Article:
Restricted stock grants have been a popular executive compensation component for over a decade now. With a restricted stock grant, the employer gives shares of stock to the employee, but subject to two main conditions. One condition is a vesting condition, which generally requires the employee to remain continuously employed with the employer for a period of years, satisfy performance targets, or both. If the employee fails to satisfy the vesting requirements, the employee forfeits the stock. The other condition is that during the vesting period, the employee is prohibited from selling or otherwise transferring the stock.
Restricted stock is popular because it provides a link between the performance of the company and the compensation of the employee. At the same time, unless a complete disaster occurs, the employee generally is guaranteed of receiving some payment because the compensation is equal to the value of the stock, rather than only the appreciation in the value of the stock. In a turbulent economy, that protection is valued by employees.
With any executive compensation arrangement, however, it is important to consult the tax rules. Generally, the value of the stock to the employee who receives a restricted stock grant is not taxed until the earlier of when the stock becomes either no longer subject to a substantial risk of forfeiture (i.e., vested), or when the stock becomes transferable. The IRS and Treasury recently issued final regulations that “clarify” the types of conditions that the IRS will respect as imposing a substantial risk …
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The Internal Revenue Service has recently reversed course regarding federal income tax treatment for banks for certain costs associated with OREOs ("other real estate owned"). The newer guidance should liberalize the ability of banks to take immediate deductions with respect to certain costs associated with OREOS. The IRS has released a Chief Counsel Memorandum stating that a bank that acquires OREOs through foreclosure or deed-in-lieu with respect to a loan originated by the bank is not considered to acquire the OREO for resale within the meaning of §263A of the Internal Revenue Code (which Code Section requires capitalization of certain costs). This Chief Counsel Memorandum partially contradicts a memorandum issued last June.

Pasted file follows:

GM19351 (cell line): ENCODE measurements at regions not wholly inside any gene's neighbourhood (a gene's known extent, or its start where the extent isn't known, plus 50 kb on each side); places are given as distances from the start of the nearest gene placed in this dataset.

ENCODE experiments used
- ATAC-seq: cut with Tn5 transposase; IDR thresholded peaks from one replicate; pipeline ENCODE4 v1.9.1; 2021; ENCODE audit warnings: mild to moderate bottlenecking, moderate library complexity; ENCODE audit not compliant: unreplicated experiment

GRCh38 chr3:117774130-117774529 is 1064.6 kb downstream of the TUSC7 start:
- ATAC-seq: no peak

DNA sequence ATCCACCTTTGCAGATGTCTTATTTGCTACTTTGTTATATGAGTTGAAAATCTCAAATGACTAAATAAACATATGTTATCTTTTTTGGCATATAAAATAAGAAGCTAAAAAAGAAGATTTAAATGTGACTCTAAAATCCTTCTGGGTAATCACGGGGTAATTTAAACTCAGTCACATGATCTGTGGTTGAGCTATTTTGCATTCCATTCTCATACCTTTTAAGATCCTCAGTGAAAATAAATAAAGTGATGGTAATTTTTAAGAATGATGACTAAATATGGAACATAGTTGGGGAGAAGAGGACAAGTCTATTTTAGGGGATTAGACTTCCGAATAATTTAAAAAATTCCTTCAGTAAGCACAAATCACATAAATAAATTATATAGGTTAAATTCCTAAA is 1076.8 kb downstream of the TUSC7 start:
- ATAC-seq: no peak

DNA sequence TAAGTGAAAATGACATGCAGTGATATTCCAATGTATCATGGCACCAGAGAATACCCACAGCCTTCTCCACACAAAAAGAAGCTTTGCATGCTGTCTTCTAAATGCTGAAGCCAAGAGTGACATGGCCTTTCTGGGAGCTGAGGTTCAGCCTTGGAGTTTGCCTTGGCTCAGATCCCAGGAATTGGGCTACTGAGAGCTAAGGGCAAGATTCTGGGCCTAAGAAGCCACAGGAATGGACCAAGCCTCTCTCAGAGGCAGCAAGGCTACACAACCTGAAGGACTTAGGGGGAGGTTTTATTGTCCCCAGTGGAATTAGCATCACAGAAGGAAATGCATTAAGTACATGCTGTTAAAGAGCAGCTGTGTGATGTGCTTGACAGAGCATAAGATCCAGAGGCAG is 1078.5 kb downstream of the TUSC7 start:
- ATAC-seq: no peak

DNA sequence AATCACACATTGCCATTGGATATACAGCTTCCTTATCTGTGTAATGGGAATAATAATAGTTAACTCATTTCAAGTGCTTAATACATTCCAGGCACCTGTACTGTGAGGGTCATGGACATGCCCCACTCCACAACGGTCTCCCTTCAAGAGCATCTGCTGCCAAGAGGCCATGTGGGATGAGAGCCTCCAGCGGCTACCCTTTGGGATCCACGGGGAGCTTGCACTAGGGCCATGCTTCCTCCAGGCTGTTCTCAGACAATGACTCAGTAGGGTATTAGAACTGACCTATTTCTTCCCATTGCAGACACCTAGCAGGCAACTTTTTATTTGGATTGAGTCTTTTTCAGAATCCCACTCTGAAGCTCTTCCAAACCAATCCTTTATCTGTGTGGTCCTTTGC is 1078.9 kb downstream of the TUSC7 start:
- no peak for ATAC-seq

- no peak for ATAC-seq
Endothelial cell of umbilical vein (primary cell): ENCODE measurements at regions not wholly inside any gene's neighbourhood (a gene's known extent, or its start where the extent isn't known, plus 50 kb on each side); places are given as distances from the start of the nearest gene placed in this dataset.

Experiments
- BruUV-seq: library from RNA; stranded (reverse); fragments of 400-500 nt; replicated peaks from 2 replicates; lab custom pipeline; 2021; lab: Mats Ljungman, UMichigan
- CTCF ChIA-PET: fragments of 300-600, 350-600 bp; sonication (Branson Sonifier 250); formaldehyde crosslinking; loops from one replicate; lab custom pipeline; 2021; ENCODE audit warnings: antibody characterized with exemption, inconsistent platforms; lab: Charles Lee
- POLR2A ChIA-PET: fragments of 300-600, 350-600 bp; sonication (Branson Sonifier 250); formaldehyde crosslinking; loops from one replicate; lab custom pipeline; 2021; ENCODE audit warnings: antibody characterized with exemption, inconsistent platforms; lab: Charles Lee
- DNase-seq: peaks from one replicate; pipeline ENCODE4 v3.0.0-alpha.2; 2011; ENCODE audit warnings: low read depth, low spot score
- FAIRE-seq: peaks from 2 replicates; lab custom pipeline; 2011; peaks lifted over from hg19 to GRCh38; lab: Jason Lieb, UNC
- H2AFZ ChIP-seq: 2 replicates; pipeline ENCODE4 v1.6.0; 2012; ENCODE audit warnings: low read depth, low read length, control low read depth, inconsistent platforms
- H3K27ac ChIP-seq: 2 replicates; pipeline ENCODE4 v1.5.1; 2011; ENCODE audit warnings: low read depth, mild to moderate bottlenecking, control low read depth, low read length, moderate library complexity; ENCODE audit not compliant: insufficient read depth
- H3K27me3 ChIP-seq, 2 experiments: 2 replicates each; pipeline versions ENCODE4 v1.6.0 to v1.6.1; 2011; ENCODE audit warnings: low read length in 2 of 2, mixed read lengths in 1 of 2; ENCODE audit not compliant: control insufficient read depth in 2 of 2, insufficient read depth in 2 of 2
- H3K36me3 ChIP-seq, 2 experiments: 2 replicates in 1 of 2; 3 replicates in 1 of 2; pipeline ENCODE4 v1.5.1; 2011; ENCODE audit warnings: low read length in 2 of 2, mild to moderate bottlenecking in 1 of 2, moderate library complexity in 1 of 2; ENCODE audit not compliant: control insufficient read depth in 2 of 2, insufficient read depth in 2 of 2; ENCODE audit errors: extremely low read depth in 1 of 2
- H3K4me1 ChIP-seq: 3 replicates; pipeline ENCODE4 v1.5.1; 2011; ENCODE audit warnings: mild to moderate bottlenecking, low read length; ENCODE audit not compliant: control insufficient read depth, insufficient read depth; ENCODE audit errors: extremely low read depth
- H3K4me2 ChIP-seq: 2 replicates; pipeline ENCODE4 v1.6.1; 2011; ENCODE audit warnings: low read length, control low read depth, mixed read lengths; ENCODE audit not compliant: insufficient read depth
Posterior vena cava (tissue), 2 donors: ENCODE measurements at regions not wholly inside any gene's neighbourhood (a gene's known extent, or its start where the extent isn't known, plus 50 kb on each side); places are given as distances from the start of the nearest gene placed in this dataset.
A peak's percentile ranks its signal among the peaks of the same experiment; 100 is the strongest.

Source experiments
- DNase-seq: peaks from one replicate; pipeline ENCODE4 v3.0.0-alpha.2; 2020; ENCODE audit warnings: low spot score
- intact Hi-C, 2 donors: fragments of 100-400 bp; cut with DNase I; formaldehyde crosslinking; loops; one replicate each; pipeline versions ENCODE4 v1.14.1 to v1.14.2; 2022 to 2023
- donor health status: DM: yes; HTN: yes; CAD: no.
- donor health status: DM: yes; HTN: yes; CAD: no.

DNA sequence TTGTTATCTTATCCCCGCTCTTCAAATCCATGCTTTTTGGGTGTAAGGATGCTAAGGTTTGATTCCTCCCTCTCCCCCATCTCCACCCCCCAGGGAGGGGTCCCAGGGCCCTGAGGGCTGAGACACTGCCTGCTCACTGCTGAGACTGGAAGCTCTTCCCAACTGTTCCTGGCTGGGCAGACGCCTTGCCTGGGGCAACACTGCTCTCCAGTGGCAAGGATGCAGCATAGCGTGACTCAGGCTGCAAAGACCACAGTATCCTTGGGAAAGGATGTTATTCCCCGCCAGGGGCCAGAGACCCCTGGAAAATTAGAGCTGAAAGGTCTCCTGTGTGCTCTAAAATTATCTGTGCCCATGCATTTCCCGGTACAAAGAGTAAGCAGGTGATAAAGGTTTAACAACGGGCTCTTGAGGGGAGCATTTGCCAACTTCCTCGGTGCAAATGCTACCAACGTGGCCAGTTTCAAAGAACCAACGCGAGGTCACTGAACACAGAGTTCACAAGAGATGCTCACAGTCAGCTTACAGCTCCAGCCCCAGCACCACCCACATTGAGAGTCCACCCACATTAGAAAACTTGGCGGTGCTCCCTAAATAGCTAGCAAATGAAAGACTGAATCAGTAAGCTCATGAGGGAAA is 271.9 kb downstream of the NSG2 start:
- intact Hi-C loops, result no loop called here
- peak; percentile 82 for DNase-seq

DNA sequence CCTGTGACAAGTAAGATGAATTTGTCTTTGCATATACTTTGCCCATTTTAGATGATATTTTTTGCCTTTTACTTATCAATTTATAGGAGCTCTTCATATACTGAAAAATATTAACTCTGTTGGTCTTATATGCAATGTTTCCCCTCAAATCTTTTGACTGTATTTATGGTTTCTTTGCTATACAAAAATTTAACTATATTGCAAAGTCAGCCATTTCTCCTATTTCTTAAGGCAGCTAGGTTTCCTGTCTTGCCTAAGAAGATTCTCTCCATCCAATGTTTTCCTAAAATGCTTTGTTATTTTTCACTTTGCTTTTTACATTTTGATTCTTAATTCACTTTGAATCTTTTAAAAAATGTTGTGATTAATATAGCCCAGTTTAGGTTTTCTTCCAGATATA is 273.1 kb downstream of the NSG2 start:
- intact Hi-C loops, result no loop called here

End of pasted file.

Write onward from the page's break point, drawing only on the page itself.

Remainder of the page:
This newer guidance means that, for OREOs acquired under the circumstances addressed in the new memorandum (that is, OREO acquired in connection with a loan originated by the bank), legal fees and other costs incurred to acquire the OREO through foreclosure as well as costs incurred while carrying the OREO prior to sale (including real estate taxes, insurance, repairs, maintenance, capital improvements, and utilities), should be fully deductible either when paid or incurred depending on the bank’s method of accounting. This is in contrast to the previous guidance which held that such costs had to be capitalized in whole or in part under §263A and recovered only when computing gain or loss on the sale of the OREO.
The newer Chief Counsel Memorandum concludes that the foreclosure activities and subsequent sale of the OREO are an extension of …
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In Notice 2011-34 issued April 8, 2011, the IRS provided supplemental guidance regarding foreign financial account reporting requirements under the Foreign Account Tax Compliance Act (“FATCA”). All businesses that makes payments to foreign financial institutions should be aware of these rules which take effect in 2013. The recently released supplemental guidance, which is expected to be part of extensive future regulations, clarifies certain withholding, documentation, and reporting requirements under FATCA. Because many questions remain, it is expected that the IRS will continue to release additional FATCA guidance.
Beginning on January 1, 2013, a 30% withholding tax will be imposed on certain U.S. source payments (“withholdable payments”) made to foreign financial institutions (“FFIs”). Withholding will be required on payments made to FFIs that do not enter into an agreement with the IRS to provide information on financial accounts held by certain U.S. persons. FATCA is another weapon in the IRS’s arsenal to track and monitor potentially abusive foreign account strategies, although FATCA applies to legitimate and routine business payments as well.…
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